Q.-The conference you are giving in Valladolid is about Rural Education in Peru and Chad, what have they got in common these two contexts?
A.-Fe y Alegría Chad started in 2007 and there was a certain affective kink to Peru. José María Veláz always wanted to establish himself in Africa. The one that started Fe y Alegría in Chad was a Peruvian jesuit; this is why there is that link between the two countries. Also they have similar climate. This jesuit asked for me to go and support Fe y Alegría Chad and during 2008-2009 and 2011 I visited Chad in different periods of 5/10 weeks to accompany the child's delivery.
Q.-How was the delivery?
A.-In Chad existed already a rural network and with the experience I had in Peru I could help to create and consolidate this network. The first year I dedicated to working on the identity and how Fe y Alegría worked and how this could adapted to an African country. I knew I had to fit the reality, begin from their experience and expectations and see how the Fe y Alegría could act.
The first year I dedicated it to knowledge, to see how we understood education, trying to see little by little how to build things with them. The second year I worked more on consolidating an educational project. French is a vehicle language, but Arab and ethnic languages are also spoken. The ministry doesn't send teachers to small communities. It is not that there aren't any trained teachers, but that the State doesn't want to hire them because it doesn't want to pay them. The community chooses among its members the one with the highest academic qualifications as teacher. Sometimes it is someone with a high status in the village, and the community pays him or her, with millet, on which alimentation is based, or helping them cultivate their land. Getting trained teachers is a big challenge. The children arriving at the school speak Arab, and you are going to teach them t or read and write in French. There isn't any material support to adapt their teachings to the local culture or learn to read in a language that is not theirs.
Q.-What is the woman's place in Chad concerning education?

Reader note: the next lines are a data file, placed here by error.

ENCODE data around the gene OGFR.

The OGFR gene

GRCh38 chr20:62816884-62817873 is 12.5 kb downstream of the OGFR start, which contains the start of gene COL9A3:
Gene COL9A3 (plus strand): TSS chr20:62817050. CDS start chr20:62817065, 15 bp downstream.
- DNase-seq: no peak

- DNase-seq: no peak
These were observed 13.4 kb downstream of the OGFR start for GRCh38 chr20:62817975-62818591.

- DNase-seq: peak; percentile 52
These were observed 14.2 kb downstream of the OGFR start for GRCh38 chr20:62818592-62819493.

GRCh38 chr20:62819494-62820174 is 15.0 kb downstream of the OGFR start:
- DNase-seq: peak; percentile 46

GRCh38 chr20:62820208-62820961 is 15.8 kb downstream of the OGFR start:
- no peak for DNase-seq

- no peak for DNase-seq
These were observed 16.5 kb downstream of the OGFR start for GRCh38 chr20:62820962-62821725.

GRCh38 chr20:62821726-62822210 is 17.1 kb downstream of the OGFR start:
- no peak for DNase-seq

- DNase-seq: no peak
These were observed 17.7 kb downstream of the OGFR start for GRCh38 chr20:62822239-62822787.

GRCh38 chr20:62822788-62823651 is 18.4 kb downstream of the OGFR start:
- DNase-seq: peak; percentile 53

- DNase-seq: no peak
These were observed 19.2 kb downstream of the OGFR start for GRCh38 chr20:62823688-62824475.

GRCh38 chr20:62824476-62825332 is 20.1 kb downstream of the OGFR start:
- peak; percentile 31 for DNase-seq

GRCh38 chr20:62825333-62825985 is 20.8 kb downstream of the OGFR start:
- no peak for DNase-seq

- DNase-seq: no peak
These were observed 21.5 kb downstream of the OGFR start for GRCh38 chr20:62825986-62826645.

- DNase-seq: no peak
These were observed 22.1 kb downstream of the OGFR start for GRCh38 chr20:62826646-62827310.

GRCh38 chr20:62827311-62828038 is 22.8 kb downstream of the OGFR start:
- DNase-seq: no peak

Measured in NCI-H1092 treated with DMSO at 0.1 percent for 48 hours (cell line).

A.-That is another very important challenge. We speak of male teachers but there is not much we can say about female teachers. They occupy 4% of the total at national level. In respect to access to education there are many limitations. The main reason why women don't receive an education is early marriage. The low regard that society has of women as students also counts. To society the woman must dedicate herself to domestic tasks instead of going to school. The women's situation is very complicated in this context.
Q.-What can be done about it?
A.-We are carrying out an awareness program with the mums. During one children's school matriculation day a mum came to me and told me that she had studied up to third or fourth level in primary school and after being given away in marriage she had to leave the school. The mum wanted to matriculate her daughter so she would have the opportunity that she missed.
Q.-Are these issues the reason for education being so important?
A.-The work is done with the community as a whole, not only with the school but with all the community and, above all, in the rural areas. The school is perceived as an answer to the needs of the community. The Chad educational project is based on the school meeting the community's needs, helping in its own development. In addition it is sought how to work at the same time with issues like water, the environment or malnutrition, seeking to work the same issues with the families and at school. For the parents, the fact that their child attends school means more than a learning that will report positively to the community means a socio-economic social positioning and so be able to support ten or fifteen community members.
Q.-A complicated task.
A.-Too complex to explain in five minutes.